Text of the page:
It was precisely on Dec. 25, 1991 -- 20 years ago next month -- that the Soviet Union expired. Mikhail Gorbachev resigned his office, and the godless Soviet Union formally ended its existence. On that Christmas Day -- of all days --mankind was given the gift of deliverance from the half-century-long threat of nuclear annihilation. Mankind had never been more than one human misjudgment away from the unthinkable. It seemed a miracle that for all the human blundering, the crass politics of the world, the trillions of dollars spent on nuclear weapons -- we had come out the other side untouched by the long-dreaded nuclear flame.
But after expressing my heartfelt gratitude for the deliverance from such an evil, I remember thinking that it was a pity that from then on history and politics would be so boring -- not that I was complaining.
Of course, it didn't take long for the world to be filled once again with the horror (and the thrill) of danger. That point was murderously punctuated in history on Sept. 11, 2001. The rise of radical Islam, the resurgence of long sleeping China, the economic crash of 2008, which keeps on crashing; the ongoing folly and incompetence of Washington politics; the imminent fiscal and perhaps political chaos of Europe -- all reveal the truth of Hamlet's famous pronouncement that: "There are more things in heaven and earth, Horatio, Than are dreamt of in our philosophy."
It was that quote from Hamlet that came to mind this weekend as I was reading the leftist, German magazine Der Spiegel approvingly quoting and elaborating on the words of Sigmar Gabriel, the chairman of the German Social Democrats (SPD):
"'We must invent and establish Europe a second time,'" It's easy enough to say this from his standpoint as leader of the opposition. But many in Angela Merkel's party, the center-right Christian Democratic Union (CDU), tend to agree -- they just don't talk openly about it. Officials at the Chancellery are also looking for concepts for the day when the crisis is over.
It's an opportunity to change the world. Why, for example, shouldn't it be possible for the Europeans to pull together, just as the 13 new American states did in 1787 for their constitutional convention? Then, too, the states were jostling for power and money. But, after a long struggle, they managed to constitute themselves, under the motto "We the People," into a powerful, democratic, federal state that has endured to this day.
The Americans enshrined "the pursuit of happiness" in the Declaration of Independence. But is that any different than the European dream of peace, freedom and prosperity? Could the words "We the People," or "We Europeans," also be chiseled into the constitution of a European federal state one day?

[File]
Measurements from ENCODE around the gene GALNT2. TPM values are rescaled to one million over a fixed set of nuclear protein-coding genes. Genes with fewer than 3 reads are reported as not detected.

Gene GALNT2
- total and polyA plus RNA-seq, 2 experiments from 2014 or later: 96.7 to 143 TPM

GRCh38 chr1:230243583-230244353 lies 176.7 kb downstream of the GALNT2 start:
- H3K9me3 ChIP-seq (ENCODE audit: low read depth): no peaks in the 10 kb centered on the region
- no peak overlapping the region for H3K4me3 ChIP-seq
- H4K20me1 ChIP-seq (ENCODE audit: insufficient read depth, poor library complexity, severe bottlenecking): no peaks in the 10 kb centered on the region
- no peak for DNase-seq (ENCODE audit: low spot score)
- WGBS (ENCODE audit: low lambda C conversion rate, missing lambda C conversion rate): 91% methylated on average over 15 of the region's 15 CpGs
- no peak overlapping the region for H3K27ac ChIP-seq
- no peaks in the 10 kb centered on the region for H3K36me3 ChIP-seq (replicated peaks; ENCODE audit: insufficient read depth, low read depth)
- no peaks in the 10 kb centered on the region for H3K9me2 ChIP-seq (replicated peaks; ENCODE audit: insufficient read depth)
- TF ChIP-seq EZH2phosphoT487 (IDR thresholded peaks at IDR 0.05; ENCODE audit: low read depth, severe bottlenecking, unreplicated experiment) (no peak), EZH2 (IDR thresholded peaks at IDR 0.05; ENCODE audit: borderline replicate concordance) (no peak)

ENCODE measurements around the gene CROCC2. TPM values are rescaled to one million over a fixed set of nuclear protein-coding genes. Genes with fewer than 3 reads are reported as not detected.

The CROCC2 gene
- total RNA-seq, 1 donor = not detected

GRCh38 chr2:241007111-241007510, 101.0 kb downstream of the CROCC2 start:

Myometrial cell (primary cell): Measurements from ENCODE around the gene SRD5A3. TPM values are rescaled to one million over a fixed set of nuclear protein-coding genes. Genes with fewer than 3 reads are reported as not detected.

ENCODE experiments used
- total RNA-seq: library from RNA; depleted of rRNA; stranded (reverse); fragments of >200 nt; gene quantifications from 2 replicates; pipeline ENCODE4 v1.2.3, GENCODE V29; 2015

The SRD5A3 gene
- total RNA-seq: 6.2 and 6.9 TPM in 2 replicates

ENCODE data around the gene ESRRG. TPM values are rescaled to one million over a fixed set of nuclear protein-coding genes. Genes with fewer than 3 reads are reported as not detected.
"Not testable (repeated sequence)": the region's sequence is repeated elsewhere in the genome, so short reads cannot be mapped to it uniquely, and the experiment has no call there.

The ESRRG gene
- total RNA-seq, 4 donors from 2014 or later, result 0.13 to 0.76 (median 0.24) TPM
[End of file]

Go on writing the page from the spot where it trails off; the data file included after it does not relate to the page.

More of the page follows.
It warmed my heart to see leading leftist Europeans invoking America's founding words and ideas as they struggle through their collapsing fiscal and political structures. Yes, of course, I understand that such a call for the "American model" is being used with the objective of reducing the power of the European nation states and forming a stronger, more centralized European government. And I am also cheerfully aware that -- as I have long argued for -- the several peoples of Europe are moving in exactly the opposite direction: They are increasingly demanding, and voting for, stronger nation states and less centralized European government and power.
At a time when Americans increasingly fear we are declining and doubt the efficacy of our form of government; at a time when the Chinese are prancing around the world bragging that their model of authoritarian state capitalism is superior to American democratic, private property based capitalism; in this dreary, confused, uninspired autumn 2011 -- our words "We the People" and "the pursuit of happiness" crackle through the centuries to yet touch the hearts and minds of our jaded, world-weary European cousins.
Our founding words and ideas are ever young. They are imperishable. And we should not wander from our faith in them. On America's Thanksgiving Day 2011, we should be thankful for what our founding Fathers created and bequeathed to us and to the world. And we should be strengthened to fight for the more complete application of those ideas in the election year that follows this week's prayerful Thanksgiving celebration.
Blankley, who had been suffering from stomach cancer, died Saturday night at Sibley Memorial Hospital in Washington, his wife, Lynda Davis, said Sunday.
In his long career as a political operative and pundit, his most visible role was as a spokesman for and adviser to Gingrich from 1990 to 1997. Gingrich became House Speaker when Republicans took control of the U.S. House of Representatives following the 1994 midterm elections.